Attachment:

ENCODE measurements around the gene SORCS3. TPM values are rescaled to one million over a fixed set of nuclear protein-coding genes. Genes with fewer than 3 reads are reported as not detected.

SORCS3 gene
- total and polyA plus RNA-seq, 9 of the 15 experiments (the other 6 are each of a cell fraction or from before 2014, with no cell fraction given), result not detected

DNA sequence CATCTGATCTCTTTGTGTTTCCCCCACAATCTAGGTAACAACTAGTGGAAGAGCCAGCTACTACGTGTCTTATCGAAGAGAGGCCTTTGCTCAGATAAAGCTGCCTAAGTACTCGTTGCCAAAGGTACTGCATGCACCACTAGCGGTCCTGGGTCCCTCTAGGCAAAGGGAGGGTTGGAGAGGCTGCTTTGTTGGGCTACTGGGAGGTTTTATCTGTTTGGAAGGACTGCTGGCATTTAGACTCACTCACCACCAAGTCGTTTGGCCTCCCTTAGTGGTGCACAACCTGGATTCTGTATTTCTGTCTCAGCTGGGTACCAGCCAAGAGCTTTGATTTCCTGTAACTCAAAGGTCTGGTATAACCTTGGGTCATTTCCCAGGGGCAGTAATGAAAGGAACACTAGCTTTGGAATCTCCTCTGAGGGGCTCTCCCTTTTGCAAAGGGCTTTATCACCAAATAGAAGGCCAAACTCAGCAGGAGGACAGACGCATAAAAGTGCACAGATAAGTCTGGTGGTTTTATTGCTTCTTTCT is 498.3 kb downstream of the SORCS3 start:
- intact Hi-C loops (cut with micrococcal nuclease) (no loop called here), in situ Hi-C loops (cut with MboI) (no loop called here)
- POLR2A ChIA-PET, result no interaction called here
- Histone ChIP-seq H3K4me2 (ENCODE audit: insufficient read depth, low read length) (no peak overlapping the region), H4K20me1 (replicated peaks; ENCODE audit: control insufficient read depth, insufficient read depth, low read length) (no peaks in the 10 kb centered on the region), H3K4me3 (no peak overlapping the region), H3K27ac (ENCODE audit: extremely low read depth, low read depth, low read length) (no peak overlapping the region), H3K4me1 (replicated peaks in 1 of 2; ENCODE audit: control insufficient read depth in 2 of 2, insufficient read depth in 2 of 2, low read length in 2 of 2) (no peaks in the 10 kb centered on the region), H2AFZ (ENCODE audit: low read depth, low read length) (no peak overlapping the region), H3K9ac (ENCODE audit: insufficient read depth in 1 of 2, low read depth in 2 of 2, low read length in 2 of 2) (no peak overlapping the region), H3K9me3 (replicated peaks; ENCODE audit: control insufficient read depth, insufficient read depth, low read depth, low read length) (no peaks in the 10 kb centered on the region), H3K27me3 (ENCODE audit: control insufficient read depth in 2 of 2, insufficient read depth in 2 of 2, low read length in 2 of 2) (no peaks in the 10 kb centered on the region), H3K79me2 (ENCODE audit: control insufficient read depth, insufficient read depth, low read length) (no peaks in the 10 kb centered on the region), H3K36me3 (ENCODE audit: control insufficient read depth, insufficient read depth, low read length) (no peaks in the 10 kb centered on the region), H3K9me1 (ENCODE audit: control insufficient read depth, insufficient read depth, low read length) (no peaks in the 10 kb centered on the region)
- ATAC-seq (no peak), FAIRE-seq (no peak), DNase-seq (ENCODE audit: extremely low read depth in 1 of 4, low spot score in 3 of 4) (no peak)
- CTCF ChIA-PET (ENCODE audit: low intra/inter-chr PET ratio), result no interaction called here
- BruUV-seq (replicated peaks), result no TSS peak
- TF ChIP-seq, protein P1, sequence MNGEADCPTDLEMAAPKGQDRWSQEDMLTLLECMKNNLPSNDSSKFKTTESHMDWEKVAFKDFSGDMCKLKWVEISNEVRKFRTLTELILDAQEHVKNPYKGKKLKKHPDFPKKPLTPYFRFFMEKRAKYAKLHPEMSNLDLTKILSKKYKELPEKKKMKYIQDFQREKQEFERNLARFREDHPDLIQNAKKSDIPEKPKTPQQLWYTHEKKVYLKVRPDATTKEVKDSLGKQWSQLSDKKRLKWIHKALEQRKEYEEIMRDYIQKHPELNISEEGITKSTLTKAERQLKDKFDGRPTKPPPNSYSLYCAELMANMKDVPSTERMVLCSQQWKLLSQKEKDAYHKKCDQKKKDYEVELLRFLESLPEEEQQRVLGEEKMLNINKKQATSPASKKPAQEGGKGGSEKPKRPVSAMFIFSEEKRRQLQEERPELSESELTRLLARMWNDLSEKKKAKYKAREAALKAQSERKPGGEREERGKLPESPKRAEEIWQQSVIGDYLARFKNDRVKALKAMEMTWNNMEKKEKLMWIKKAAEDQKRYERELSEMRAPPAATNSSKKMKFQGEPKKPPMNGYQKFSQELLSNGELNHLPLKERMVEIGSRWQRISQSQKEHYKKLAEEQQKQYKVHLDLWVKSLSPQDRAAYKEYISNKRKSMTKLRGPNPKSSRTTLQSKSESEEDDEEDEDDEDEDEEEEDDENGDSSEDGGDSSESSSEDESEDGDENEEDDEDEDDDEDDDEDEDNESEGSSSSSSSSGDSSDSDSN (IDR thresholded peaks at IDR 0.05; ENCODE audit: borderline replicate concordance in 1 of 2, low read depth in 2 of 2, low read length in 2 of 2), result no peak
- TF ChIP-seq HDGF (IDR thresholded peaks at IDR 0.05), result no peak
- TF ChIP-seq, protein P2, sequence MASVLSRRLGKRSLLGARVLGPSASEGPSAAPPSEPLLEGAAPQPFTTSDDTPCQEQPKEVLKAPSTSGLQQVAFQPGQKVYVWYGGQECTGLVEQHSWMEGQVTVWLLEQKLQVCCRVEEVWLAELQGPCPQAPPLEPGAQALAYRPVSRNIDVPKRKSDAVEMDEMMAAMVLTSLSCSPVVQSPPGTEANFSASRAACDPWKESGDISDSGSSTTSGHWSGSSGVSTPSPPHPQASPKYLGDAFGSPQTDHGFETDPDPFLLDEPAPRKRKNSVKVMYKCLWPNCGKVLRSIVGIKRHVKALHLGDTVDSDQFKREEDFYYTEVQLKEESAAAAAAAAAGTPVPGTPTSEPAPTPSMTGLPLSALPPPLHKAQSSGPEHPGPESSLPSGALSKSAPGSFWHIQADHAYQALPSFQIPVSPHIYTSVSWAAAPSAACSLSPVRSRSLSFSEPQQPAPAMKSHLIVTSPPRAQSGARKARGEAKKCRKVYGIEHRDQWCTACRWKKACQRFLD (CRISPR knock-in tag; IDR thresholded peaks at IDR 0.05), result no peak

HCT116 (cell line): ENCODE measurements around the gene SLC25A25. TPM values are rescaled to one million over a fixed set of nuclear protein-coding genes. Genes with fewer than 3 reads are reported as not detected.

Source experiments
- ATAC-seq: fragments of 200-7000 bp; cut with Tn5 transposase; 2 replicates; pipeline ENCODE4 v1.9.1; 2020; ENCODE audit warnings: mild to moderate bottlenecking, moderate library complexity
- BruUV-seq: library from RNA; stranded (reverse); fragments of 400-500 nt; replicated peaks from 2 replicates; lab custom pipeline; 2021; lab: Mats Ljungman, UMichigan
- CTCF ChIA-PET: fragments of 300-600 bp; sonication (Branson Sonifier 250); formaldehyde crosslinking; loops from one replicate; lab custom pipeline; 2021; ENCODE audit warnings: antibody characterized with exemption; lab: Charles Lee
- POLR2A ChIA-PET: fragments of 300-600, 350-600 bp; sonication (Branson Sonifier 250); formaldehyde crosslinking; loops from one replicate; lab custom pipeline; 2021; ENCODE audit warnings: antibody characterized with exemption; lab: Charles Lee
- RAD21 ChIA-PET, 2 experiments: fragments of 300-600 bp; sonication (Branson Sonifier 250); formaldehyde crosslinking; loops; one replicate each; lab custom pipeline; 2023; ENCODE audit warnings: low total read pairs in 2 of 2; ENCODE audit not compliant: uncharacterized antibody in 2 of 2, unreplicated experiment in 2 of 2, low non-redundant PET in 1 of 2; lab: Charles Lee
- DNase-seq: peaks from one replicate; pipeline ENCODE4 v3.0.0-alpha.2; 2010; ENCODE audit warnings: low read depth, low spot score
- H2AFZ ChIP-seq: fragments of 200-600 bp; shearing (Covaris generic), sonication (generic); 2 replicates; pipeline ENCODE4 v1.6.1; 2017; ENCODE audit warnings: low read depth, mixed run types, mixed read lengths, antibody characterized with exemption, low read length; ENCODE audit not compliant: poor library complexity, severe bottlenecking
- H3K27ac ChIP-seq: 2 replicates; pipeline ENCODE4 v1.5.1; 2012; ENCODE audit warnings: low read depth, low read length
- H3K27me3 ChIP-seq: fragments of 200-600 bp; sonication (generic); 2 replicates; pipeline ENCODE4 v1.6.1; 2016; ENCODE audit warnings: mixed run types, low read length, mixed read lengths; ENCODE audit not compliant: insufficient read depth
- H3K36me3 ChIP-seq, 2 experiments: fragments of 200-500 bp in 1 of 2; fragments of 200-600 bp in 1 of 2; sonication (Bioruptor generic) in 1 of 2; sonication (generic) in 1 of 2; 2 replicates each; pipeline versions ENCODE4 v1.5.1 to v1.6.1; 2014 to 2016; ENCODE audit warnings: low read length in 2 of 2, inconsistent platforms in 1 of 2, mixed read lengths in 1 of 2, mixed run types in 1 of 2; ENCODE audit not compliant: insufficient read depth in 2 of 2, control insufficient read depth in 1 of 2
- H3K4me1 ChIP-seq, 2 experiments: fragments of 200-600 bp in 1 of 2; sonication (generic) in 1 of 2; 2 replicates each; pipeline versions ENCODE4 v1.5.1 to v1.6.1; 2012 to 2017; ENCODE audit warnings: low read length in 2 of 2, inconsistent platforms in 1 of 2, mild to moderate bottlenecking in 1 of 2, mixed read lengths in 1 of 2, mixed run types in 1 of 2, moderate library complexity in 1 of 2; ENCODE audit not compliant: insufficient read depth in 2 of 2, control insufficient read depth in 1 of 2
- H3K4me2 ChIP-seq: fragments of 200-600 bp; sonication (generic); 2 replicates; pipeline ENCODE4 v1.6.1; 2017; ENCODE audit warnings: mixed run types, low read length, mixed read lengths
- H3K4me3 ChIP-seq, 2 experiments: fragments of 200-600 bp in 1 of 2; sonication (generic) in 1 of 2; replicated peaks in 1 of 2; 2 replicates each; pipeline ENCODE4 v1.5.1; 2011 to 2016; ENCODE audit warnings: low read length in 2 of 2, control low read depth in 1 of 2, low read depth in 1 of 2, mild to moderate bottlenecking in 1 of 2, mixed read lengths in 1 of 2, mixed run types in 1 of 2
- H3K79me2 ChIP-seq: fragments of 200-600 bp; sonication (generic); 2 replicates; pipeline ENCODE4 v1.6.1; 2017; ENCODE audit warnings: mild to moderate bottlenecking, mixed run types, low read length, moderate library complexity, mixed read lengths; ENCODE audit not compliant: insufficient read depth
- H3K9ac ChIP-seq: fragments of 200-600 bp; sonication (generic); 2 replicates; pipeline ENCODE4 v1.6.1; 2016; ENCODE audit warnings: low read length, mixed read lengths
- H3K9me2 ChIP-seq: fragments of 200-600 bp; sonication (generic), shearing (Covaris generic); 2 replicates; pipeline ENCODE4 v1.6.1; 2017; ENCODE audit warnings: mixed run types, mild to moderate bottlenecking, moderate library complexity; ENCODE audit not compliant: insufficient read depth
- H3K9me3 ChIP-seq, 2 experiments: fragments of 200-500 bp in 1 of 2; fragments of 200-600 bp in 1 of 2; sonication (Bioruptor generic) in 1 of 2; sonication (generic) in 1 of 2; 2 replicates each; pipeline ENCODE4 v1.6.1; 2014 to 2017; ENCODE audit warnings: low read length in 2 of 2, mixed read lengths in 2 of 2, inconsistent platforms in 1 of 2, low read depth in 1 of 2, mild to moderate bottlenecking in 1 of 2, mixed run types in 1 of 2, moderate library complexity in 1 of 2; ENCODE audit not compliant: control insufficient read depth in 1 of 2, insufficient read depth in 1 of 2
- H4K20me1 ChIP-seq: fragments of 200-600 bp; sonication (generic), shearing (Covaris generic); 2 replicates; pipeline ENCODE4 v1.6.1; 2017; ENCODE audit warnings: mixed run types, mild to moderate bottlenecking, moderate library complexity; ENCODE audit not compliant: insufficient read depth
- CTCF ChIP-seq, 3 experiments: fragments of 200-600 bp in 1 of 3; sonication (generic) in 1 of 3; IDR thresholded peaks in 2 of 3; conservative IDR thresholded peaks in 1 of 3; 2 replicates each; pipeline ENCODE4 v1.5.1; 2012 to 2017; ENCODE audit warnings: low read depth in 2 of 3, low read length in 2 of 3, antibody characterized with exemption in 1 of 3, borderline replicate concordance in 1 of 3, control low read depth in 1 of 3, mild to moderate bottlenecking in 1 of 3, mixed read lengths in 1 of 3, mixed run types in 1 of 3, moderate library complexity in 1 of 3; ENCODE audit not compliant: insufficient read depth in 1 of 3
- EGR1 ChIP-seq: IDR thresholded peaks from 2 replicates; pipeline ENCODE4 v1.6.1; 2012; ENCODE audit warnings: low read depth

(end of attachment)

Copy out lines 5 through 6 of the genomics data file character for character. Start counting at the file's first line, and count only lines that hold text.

- intact Hi-C loops (cut with micrococcal nuclease) (no loop called here), in situ Hi-C loops (cut with MboI) (no loop called here)
- POLR2A ChIA-PET, result no interaction called here